The East Keswick ground, northwest of the eponymous village, is located on a breezy ridge, the southern flank of Wharfedale.
Decked in leaves now gaining autumn colours, tall trees fringe the north and south ends. Those at the former obscure the ground from the adjacent A659, Harewood Avenue.
A stone, single storey clubhouse – its whitewash dazzling when ignited by brilliant sunshine – occupies the northeast corner.
The flat pitch, sprinkled with fallen leaves, a sort of gold dust, is a good size. But for the football pitch immediately to the east, it could be even bigger.
The site’s east side is of a more open nature, affording a tantalising glimpse of low hills. Pool Bank, I suppose.
On to the cricket.
The minute play began, the sky clouded over. Would you believe it?
A fellow spectator described the game, contested amid intermittent sunshine, as a “bit of a mismatch”.
Arthington Festival XI, strengthened by one or two star guests, won the toss and opted to bowl. This may have been a pragmatic decision. I overheard somebody say the Forty Club were sweating on a couple of late arrivals.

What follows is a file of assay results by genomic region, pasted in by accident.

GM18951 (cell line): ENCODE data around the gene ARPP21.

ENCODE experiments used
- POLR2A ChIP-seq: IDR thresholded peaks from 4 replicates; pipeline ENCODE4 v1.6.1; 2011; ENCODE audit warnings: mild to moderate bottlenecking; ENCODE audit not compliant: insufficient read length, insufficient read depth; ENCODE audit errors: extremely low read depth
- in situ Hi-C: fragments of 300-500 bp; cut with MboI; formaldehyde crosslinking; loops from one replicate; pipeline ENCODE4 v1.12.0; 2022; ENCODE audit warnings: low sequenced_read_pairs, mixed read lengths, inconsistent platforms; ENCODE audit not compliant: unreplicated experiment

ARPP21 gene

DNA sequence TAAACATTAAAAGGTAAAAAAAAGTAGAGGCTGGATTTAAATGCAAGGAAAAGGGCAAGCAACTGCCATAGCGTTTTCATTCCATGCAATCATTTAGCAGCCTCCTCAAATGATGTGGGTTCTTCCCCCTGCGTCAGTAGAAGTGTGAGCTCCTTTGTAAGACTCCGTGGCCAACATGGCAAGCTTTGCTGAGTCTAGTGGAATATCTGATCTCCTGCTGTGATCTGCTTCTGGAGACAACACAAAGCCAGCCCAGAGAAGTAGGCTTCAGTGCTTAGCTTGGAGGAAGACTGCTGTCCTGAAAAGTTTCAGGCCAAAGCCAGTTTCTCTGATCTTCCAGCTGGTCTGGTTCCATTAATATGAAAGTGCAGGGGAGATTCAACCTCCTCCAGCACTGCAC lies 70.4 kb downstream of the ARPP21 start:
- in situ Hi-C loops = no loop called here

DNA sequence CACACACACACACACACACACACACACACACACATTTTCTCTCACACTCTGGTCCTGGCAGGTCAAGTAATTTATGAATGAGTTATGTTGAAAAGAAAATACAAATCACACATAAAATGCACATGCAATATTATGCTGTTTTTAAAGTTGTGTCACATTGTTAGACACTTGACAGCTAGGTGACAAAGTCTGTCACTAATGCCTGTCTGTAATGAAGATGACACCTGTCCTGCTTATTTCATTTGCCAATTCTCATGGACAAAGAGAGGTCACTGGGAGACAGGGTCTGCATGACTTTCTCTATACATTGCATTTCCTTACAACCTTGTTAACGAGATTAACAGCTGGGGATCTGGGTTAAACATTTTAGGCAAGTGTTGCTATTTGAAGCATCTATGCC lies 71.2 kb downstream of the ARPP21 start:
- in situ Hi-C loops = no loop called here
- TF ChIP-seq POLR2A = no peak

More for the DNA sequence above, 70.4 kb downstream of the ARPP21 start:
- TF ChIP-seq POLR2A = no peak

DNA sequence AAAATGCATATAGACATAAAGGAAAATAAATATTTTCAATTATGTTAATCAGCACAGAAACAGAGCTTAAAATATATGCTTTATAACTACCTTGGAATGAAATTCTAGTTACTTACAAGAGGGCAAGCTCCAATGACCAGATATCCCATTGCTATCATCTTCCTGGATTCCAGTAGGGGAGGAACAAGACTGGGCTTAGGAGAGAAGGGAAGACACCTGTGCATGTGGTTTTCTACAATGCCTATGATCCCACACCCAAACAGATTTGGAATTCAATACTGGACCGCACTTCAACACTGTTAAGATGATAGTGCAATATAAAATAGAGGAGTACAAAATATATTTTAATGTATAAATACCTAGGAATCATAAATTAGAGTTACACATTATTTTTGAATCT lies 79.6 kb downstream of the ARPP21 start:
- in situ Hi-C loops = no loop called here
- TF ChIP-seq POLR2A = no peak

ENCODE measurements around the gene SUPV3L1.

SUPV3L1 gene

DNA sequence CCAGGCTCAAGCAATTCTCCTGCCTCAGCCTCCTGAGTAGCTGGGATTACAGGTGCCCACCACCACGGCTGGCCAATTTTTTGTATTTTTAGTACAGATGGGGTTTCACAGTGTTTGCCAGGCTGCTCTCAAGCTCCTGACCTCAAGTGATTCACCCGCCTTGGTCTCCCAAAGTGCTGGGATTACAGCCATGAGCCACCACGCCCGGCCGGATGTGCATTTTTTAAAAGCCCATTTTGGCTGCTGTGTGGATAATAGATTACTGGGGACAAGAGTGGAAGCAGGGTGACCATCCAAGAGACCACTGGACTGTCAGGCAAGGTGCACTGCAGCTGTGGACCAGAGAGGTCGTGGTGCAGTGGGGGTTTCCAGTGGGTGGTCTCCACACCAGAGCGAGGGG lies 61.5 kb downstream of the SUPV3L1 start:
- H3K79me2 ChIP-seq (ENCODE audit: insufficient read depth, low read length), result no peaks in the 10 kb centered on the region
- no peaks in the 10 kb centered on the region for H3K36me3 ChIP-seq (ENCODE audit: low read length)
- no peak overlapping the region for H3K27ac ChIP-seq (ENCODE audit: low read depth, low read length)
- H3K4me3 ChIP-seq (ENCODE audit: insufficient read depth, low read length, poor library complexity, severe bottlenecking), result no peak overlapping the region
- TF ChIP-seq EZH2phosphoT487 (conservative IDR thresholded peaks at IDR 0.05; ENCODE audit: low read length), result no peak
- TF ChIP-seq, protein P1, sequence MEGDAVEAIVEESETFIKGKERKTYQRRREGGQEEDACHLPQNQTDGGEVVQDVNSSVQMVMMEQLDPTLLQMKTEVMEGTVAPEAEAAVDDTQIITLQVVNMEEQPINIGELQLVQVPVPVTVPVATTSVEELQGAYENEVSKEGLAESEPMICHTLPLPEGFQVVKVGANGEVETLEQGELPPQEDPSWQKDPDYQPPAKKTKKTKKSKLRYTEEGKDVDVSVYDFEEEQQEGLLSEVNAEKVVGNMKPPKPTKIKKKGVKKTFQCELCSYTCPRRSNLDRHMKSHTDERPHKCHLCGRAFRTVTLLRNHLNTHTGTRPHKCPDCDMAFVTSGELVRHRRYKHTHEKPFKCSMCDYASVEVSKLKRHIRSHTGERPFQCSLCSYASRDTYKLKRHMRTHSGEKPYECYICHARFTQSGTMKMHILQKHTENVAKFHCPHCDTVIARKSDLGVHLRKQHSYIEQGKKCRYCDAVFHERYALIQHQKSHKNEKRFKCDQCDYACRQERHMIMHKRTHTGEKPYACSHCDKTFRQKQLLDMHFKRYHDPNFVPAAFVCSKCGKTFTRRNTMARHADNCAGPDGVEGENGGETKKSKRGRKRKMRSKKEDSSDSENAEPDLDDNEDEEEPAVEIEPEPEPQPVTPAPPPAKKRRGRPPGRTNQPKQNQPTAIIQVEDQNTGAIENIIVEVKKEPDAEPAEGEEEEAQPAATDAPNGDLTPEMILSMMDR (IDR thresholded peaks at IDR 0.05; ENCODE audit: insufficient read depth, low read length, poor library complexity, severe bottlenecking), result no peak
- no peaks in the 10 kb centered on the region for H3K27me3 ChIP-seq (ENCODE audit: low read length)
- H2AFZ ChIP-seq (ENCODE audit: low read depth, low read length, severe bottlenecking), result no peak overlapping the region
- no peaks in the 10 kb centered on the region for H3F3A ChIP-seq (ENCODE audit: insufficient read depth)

From their 40 overs, the Forty Club scored 158-9. Imran Patel, who plays for Bradford Premier Cricket League club Hopton Mills, contributed 62. Kevin Owens made 30.
Javed Ahmed took 2-12 off three overs, South African James Van der Merwe 2-34 from eight. The latter spent 2022 playing in the Bradford Premier Cricket League with East Ardsley, after earlier spells at East Leeds and Ossett.
There was a flurry of wickets towards the end. The last four batters added only two runs.
It soon became apparent the Festival XI would knock off the runs.
Kasir Maroof, noted for his run-scoring exploits with Batley, another Bradford Premier Cricket League club, rattled up 65 before retiring.
Van der Merwe made 42 as the Festival XI hit 159-4 off 31.5 overs. Imran Patel picked up 3-15 from four overs.
Apologies to James if I’ve spelled his name incorrectly. The Net features more variations than Shane Warne had in his bowling arsenal!
Mimicking their opponents, the Festival XI suffered a wobble near the end of the innings. They slipped from 140-2 to 147-4 before drawing level with a down-the-ground six.
“Have you enjoyed it?” asked the Forty Club player to whom I’d spoken earlier. Seeing my nod, he added: “Well, there are two more games here next weekend.”
The 2022 Arthington Cricket Festival concluded with Festival XI games against St George’s and Sam’s XI.